The Real Cost of Genetic Engineering

The real cost of genetic engineering is, as a matter of fact, given by the cost of the LOSS of it. Those who oppose genetic engineering often mention the novelty of this science and our imperfect knowledge of genetics to claim that we may be bringing doom upon ourselves by manipulating the genomes in order to artificially improve our crops and they cry outrage upon the possible ethical implications of this branch of science when applied to human health.

However, let us explore the alternative. What would happen if we did NOT have this technology?

Human population is sky-rocketing, which means that our need for food is growing exponentially. However, the land fit for agriculture is unlikely to increase, as a matter of fact, it decreases as human settlements encroach upon what once was farmland. Therefore, it is essential to produce as much food as possible per unit of cultivable land.

Pests and disease can wipe out entire fields, and the constant growing of crops depletes the soil nutrients. Up until the development of genetically engineered crops, we could only spray our crops with pesticides and apply fertilizers to achieve maximum productivity. Now, biotechnology has found a way to reduce our dependence on these chemicals.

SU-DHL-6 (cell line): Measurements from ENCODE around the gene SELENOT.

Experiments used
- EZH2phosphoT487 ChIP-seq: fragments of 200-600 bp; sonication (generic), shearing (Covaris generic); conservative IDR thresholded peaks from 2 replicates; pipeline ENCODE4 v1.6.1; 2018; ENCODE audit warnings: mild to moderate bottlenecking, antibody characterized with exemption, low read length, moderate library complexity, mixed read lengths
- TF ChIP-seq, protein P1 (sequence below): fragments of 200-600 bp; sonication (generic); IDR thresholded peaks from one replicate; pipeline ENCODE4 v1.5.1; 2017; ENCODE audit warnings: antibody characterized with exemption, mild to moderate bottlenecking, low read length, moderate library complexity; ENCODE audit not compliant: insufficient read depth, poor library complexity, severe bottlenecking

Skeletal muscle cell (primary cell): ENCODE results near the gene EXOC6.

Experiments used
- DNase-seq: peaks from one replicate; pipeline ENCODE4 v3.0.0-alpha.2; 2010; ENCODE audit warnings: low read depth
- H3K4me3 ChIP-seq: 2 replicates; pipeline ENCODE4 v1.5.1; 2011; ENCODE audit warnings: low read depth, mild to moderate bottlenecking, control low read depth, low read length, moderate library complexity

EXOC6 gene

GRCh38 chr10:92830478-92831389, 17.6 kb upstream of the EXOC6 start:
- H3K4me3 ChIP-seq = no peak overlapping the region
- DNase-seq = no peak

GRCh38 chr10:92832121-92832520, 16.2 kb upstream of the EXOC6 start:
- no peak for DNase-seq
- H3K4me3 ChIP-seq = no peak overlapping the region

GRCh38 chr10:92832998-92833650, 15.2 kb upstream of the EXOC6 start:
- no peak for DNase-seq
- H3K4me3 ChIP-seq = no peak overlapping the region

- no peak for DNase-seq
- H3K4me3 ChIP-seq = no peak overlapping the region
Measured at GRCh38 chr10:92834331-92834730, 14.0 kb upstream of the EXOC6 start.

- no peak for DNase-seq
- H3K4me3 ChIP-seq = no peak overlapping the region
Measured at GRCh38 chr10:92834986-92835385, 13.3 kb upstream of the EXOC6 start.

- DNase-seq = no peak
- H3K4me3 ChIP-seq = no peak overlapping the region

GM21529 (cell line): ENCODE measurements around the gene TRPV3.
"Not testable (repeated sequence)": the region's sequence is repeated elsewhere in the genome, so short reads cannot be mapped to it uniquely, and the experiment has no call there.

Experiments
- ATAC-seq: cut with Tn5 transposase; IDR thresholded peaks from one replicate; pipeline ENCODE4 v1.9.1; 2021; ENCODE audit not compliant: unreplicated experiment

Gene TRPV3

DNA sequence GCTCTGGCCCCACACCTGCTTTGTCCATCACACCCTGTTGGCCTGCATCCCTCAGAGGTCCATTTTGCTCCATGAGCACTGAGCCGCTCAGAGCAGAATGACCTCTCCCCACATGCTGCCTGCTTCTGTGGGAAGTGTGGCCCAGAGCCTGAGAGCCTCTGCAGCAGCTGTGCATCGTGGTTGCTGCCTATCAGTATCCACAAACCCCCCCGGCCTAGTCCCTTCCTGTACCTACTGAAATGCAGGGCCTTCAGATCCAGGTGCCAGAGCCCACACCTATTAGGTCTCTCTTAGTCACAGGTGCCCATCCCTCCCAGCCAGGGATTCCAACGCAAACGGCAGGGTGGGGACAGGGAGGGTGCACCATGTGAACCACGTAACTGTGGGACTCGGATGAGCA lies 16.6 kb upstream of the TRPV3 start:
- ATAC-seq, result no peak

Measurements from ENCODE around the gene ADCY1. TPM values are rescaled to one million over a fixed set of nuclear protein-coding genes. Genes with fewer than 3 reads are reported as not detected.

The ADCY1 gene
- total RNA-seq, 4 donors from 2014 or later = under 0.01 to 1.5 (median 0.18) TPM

As a relevant side-note here, while some genetically modified crops are -suspected- to be harmful, even though it has never been proven satisfactorily, pesticides are -known- to be harmful. Furthermore, fertilizers leach out into rivers and lakes causing problems like algal blooms that have profound effects in the local ecosystems.

Of course, organic foods are now heralded as “the safest way to eat”. However, most organic foods are still contaminated (it takes more work than just planting your vegetables and not using pesticides to ensure that they are free from pollutants) and they are not cost-effective. Would it be worth-while to cause world-wide hunger in the name of “safe food”, when it has not been proven that the genetically modified alternative is unsafe?

Furthermore, while it is not yet within our reach, genetic engineering brings about the possibility of healing and preventing genetic disease. There are certainly ethical implications on this field; after all we may someday be able to genetically modify all genes so that “perfect” babies are born. However, that is not only extremely unlikely to happen within our lifetime. It is extremely unlikely to happen at all.

Often genes are compared to a “blue print”. They code for everything that our body produces on its own. However, a more realistic analogy would be “A compilation of blue-prints in many different languages and using many different conventions, each which codes for an essential piece that interacts with others to give the final machinery of the human being”.

There are thousands of genes in our genome and almost all of them interact with others to give the traits that we see. While we may sometime soon be able to alter a single gene to prevent disease, whole-genome alterations would take a level of technology and understanding of the genome that is nowhere near sight.

So, much like my previous example about world hunger, would it be worth-while to give up the possibility to prevent diseases such as Alzheimer’s, leukemia or cancer in the name of ethical considerations of the RAMIFICATIONS of that technology>

So you ask about the REAL cost of genetic engineering, but I ask you; What would be the cost if we lost that technology?

In this writer’s opinion, disease and world hunger.